Glaucoma – Symptoms, Treatment, And Prevention

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Glaucoma – Symptoms, Treatment, And Prevention

Just as a football needs air pressure to maintain its shape, eyeball needs intraocular fluid to retain its global shape. An interruption inflow of intraocular fluid leads to increased Intra-Ocular Pressure (IOP), resulting in Glaucoma.

To understand the pathophysiology of Glaucoma, we will first try to understand the circulation of intraocular fluid. Ciliary body situated behind iris secretes a clear fluid called aqueous humor. This fluid flows behind the iris and through the pupil to fill the anterior chamber of the eye. The aqueous exits the eye through drainage channels. Any disruption in this outflow of fluid leads to increased Intra-Ocular Pressure (IOP). The reason for this blockage can be trauma, infection, inflammation, dandruff, diabetes, steroids or unknown. Rarely, an eye surgery can itself lead to this blockage.

We will now discuss 2 major types of Glaucoma.

Open-angle glaucoma is the most common type. Drainage channels look normal, but fluid does not flow out as expected, leading to increased IOP.

Angle-closure glaucoma in which the angle between iris and cornea is narrow, leading to obstruction to the outflow of intra-optic fluid. This can lead to a sudden rise in Intra-Ocular Pressure (IOP).

Though IOP is raised in both the types, Glaucoma can occur with normal Intra-Optic Pressure as well. Glaucomanecessarily means damage to optic nerve with or without elevated IOP. To being with, it can be symptomless. Peripheral vision is impaired gradually finally leading to blindness. The objective is to prevent this blindness by early identification and proper treatment.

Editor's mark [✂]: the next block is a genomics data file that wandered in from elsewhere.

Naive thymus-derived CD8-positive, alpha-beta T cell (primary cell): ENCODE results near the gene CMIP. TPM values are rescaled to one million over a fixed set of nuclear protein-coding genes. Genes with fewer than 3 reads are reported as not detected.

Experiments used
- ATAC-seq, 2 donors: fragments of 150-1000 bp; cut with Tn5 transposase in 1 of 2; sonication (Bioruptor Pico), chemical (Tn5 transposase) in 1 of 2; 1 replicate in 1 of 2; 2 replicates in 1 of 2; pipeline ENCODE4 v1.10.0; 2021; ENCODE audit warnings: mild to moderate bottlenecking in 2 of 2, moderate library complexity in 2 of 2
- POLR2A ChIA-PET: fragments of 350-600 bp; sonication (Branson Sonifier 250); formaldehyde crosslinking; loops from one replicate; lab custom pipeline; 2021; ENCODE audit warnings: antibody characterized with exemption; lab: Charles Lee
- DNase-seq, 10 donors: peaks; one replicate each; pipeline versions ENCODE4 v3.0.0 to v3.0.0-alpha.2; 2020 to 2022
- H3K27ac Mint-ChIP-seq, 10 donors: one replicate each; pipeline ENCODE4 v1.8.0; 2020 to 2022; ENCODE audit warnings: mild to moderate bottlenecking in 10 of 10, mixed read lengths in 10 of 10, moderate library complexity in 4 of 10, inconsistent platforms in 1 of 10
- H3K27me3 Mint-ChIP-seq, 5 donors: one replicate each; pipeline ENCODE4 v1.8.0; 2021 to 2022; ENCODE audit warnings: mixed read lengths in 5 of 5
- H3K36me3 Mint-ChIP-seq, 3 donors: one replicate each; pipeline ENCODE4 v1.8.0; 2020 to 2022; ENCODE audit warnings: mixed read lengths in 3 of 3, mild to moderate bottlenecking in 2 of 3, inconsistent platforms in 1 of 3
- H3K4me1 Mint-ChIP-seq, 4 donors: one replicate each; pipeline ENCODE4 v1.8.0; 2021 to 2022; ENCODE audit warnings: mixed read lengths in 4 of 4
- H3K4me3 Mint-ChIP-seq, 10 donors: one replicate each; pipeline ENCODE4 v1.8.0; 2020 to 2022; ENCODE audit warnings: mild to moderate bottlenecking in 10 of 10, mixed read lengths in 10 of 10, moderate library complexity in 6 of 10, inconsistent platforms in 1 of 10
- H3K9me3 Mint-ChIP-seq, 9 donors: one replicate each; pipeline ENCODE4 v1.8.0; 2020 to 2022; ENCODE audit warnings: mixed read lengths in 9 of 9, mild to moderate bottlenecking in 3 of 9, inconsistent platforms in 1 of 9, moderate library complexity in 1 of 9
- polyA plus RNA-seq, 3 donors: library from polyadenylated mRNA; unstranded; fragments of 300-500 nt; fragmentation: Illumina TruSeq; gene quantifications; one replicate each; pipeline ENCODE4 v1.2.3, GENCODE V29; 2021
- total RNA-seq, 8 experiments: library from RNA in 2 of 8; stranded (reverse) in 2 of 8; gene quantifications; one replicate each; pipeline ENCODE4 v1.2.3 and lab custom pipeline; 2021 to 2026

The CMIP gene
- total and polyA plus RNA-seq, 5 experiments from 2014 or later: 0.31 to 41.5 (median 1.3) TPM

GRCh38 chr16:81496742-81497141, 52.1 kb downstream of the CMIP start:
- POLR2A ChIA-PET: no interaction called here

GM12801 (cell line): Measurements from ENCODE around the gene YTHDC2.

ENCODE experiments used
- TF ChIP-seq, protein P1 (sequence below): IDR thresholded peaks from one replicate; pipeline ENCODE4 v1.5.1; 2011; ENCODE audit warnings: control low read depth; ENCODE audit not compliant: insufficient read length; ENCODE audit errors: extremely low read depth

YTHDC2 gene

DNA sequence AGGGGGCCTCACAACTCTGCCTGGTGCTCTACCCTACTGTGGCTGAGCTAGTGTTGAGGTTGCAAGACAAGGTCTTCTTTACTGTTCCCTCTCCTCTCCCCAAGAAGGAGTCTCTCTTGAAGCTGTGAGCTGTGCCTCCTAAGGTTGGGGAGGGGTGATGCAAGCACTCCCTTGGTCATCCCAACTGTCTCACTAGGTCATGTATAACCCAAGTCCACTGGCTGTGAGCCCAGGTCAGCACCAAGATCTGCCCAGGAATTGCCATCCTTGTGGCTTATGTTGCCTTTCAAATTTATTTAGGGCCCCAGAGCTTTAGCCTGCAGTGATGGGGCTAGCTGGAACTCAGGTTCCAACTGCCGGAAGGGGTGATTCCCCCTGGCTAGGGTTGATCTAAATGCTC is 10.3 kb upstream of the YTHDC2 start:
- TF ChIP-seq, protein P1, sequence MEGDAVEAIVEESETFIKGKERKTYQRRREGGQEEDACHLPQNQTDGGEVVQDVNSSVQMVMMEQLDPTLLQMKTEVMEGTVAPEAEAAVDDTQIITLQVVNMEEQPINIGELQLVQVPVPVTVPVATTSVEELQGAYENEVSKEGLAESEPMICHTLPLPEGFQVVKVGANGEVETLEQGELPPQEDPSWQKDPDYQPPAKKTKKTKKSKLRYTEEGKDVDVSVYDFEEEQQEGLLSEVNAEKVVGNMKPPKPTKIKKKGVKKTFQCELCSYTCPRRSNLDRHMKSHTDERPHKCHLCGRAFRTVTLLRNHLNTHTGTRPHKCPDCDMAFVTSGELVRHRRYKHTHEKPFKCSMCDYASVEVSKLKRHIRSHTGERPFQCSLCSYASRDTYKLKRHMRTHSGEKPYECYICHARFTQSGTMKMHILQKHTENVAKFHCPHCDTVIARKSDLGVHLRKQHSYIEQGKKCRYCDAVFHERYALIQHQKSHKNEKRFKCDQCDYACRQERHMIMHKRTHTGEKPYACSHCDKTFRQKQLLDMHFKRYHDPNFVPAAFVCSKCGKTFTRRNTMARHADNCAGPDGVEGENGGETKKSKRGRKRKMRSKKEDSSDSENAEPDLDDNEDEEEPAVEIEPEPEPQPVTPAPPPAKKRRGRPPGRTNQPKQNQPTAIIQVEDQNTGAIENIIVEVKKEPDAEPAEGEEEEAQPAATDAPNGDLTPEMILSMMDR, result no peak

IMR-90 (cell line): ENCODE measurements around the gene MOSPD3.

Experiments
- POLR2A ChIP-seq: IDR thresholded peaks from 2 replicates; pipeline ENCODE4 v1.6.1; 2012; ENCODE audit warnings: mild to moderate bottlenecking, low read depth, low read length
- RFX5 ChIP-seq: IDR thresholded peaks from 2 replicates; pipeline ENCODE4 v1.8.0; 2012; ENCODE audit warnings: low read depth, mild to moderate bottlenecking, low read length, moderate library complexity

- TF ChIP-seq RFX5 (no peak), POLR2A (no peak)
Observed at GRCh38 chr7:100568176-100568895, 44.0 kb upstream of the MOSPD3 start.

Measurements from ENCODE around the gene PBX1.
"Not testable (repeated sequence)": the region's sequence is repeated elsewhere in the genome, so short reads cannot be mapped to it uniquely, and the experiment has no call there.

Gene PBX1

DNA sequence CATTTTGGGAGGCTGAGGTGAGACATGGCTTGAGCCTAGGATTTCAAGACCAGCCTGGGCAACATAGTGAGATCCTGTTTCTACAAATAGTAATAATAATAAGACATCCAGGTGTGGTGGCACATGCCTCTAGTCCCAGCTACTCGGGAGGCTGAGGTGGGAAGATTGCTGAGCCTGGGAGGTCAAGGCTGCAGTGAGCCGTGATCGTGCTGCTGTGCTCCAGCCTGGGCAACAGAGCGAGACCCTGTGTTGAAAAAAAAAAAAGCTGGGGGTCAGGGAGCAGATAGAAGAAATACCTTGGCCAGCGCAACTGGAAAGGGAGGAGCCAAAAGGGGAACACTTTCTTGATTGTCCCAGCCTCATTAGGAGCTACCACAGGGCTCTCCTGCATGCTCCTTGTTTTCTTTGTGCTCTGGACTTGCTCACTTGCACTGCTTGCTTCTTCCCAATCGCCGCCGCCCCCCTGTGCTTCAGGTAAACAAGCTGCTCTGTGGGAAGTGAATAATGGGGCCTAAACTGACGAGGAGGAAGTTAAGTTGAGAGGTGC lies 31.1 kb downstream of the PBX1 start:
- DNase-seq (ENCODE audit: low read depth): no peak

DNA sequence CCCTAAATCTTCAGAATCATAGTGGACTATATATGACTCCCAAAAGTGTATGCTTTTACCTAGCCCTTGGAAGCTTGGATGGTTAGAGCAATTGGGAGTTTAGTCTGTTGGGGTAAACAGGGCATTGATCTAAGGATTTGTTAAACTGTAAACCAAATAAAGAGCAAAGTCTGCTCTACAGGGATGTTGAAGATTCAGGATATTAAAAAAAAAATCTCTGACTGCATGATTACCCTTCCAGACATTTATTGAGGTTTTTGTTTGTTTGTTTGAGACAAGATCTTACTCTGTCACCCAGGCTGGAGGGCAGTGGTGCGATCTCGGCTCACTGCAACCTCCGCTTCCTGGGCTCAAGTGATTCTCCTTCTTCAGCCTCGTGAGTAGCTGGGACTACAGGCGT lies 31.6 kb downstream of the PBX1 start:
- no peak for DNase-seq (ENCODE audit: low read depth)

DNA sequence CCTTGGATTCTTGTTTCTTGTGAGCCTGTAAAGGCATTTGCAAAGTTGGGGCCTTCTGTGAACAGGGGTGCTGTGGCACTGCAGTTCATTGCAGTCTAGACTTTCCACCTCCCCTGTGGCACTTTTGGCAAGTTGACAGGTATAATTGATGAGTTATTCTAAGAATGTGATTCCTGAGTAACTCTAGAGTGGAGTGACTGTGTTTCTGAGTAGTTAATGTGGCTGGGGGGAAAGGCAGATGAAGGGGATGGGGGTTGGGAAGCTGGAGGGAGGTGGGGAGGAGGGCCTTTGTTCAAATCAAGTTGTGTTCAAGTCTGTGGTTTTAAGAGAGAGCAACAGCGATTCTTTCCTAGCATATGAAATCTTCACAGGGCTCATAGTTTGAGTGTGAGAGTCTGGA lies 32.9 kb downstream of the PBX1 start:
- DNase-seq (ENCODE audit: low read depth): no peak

You might be curious to know how a disease without symptom can be identified early. Whenever you visit your Ophthalmologists for an eye checkup, get your retinoscopy done. Retinoscopy is a simple examination of Optic Nerve and Retina by Retinoscope after dilating pupils. American Association of Ophthalmology recommends yearly retinoscopy to all adults above 40 years of age, even without any disease or visual impairment. If you have diabetes, family history of Glaucoma or other risk factors, you may need to be screened more often. Scrutinizing the changes in optic nerve helps in early diagnosis and start of treatment. The objective of treatment is to delay the progression of the disease and outlive the blindness. Glaucoma can be managed and blindness delayed by medication, laser or surgery as advised by an expert Ophthalmic Surgeon or Glaucoma specialist. Without treatment, glaucoma can cause total permanent blindness within a few years. No wonder it is known ‘Silent Thief of EyeSight’.

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